Fossils reveal the color of extinct species, study finds

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Researchers have discovered fossils that contain pigment molecules, revealing the color of animals that have been extinct for millions of years.

Researchers from Virginia Tech and the University of Bristol have shown a method for extracting pigment from mammalian fossils, revealing the true color of species that have been extinct for millions of years. According to a press release from Eurekalert, the study shows that the color of two bat species that have been extinct for roughly 50 million years were likely a reddish brown color, marking the first time scientists have been able to accurately determine an extinct specie’s shade.

The techniques outlined in the study can be used to determine the color of animals with well-preserved fossils dating back at least 300 million years. According to Caitlin Colleary, a doctoral student of geoscience at the College of Science at Virginia Tech, her colleagues and she have studied tissues from fish, frogs, tadpoles, the hair from mammals, birds’ feathers, and octopus and squid ink. Each of these samples preserves melanin, which appears throughout the majority of the fossil record. Using this information, Colleary and her team were able to fill in gaps in the color patterns of some truly ancient animals.

Colleary collaborated with scientists from the United Kingdom, Germany, Ethiopia, and Denmark to present her findings in the Proceedings of the National Academy of Sciences. The scientists revealed that tiny structures which were long believed to be fossilized bacteria are actually melanosomes, or organelles that contain melanin, the pigment in hair, feather, skin, and eye cells that produce pigment.

Fossilized melanosomes were first discovered in a fossil feather by Jakob Vinther, a molecular paleobiologist from the University of Bristol in 2008. Vinther was the senior author of the most recent study. Since this discovery, the shape of melanosomes have been used to determine how marine reptile species are related, and what color many species of dinosaurs likely were.

“Very importantly, we see that the different melanins are found in organelles of different shapes: reddish melanosomes are shaped like little meatballs, while black melanosomes are shaped like little sausages and we can see that this trend is also present in the fossils,” Vinther explained. “This means that this correlation of melanin color to shape is an ancient invention, which we can use to easily tell color from fossils by simply looking at the melanosomes shape.”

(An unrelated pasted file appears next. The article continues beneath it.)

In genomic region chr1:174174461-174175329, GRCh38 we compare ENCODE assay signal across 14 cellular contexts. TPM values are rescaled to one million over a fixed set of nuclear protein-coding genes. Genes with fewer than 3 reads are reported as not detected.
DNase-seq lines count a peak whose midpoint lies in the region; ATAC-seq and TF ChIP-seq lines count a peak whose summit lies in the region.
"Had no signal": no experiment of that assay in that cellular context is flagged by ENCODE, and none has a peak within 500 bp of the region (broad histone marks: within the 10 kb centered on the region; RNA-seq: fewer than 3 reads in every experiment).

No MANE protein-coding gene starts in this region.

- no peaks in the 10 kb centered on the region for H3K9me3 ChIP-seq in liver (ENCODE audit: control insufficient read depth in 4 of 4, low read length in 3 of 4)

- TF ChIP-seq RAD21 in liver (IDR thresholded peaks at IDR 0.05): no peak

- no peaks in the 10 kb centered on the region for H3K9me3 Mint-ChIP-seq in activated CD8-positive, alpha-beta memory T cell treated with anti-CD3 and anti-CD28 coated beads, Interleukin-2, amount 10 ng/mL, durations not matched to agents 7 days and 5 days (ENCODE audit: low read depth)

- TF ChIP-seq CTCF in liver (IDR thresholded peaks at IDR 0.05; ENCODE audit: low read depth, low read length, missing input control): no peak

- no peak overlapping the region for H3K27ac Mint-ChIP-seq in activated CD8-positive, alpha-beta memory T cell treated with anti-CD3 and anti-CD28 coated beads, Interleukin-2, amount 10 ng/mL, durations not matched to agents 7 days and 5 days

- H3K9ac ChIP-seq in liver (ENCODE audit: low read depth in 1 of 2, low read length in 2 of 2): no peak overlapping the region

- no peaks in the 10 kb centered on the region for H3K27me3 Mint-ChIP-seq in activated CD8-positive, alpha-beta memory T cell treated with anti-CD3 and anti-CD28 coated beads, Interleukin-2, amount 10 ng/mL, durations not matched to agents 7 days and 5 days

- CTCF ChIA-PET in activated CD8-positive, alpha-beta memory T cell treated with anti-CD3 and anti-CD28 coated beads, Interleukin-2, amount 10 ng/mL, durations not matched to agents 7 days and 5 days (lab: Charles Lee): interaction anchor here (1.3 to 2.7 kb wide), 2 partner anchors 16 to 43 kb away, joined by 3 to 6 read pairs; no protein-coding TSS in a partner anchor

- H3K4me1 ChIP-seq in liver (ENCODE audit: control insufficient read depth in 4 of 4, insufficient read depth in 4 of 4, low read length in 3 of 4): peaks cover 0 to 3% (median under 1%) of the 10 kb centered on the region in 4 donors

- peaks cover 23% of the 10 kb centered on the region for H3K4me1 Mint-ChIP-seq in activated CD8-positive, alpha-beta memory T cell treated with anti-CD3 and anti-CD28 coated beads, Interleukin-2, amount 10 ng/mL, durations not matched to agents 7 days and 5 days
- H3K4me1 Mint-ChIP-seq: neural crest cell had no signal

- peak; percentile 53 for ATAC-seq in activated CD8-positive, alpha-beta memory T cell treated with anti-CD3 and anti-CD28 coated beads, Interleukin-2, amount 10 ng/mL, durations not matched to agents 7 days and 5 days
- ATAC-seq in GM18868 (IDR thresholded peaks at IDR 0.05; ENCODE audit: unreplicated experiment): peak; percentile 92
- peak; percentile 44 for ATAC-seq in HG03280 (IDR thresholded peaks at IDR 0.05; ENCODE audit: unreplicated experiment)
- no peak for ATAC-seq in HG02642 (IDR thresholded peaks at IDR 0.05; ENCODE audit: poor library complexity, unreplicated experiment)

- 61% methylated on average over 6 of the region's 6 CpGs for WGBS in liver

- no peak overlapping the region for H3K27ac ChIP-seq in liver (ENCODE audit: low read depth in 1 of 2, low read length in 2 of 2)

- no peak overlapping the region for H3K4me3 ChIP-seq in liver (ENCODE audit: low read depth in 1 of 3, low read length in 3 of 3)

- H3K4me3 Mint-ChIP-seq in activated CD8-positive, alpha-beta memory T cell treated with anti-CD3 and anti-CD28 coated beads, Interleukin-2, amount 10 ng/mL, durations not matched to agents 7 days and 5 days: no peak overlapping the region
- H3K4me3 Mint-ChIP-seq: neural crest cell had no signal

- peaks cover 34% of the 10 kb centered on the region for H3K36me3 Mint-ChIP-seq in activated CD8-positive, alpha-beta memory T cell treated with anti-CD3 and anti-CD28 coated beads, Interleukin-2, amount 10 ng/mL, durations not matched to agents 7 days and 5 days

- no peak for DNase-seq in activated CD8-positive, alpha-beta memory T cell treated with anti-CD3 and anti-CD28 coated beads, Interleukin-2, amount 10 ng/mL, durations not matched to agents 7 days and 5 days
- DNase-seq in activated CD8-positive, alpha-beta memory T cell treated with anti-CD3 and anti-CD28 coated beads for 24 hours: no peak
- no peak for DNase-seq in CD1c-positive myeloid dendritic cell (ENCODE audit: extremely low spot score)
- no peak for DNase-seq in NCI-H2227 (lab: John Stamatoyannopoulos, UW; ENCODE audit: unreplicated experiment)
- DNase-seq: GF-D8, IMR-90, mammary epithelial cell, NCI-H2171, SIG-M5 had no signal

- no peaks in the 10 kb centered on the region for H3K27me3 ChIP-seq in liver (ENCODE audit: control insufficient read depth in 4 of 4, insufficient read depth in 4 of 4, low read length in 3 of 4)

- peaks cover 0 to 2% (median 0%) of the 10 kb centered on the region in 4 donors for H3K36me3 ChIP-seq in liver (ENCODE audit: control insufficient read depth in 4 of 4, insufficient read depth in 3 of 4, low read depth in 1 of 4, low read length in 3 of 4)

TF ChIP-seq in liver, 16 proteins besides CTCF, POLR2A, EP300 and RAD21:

Melanosomes are chemically unique as well, and an instrument called a time-of-flight secondary ion mass spectrometer can help researchers identify the molecular composition of melanosomes to compare with modern specimens.

Researchers also replicated the conditions under which the fossils were formed to see how much the chemical composition of melanin had changed over time. They placed modern feathers under extreme heat and pressure to understand what happens to melanosomes’ chemical makeup during the millions of years it would have taken for them to become fossils.

“By incorporating these experiments, we were able to see how melanin chemically changes over millions of years, establishing a really exciting new way of unlocking information previously inaccessible in fossils,” Colleary said.

The research was primarily conducted at the University of Bristol, where Colleary worked as a Master’s student with Vinther, as well as at the University of Texas at Austin. It received funding from UT Austin, National Geographic, and the University of Bristol.

According to Roger Summons, the Schlumberger Professor of Earth Science at the Massachusetts Institute of Technology, who did not play a role in the research, “It was important to bring microchemistry into the debate, because discussion has been going on for years over whether these structures were just fossilized bacteria or specific bodies where melanin is concentrated. These two things have very different chemical compositions.”

Summons was involved in previous research that examined how the fossils of squid showed ink from the Jurassic period that was chemically identical to ink from modern cuttlefish. The recent study helps explain the evolution of all living things on Earth.

“How color is imparted and how we characterize it in fossils are important, because they inform us about a very specific aspect of the history of life on our planet,” the professor explained. “For complex animal life, color is a factor in how individuals recognize and respond to others, determine friend or foe, and find mates. This research provides another thread to understand how ancient life evolved. Color recognition was an important part of that process, and it goes far back in the history of animals.”

Daniel J. Brown

Daniel J. Brown (Editor-in-Chief) is a recently retired data analyst who gets a kick out of reading and writing the news. He enjoys good music, great food, and sports, with a slant towards Southern college football, basketball and professional baseball.

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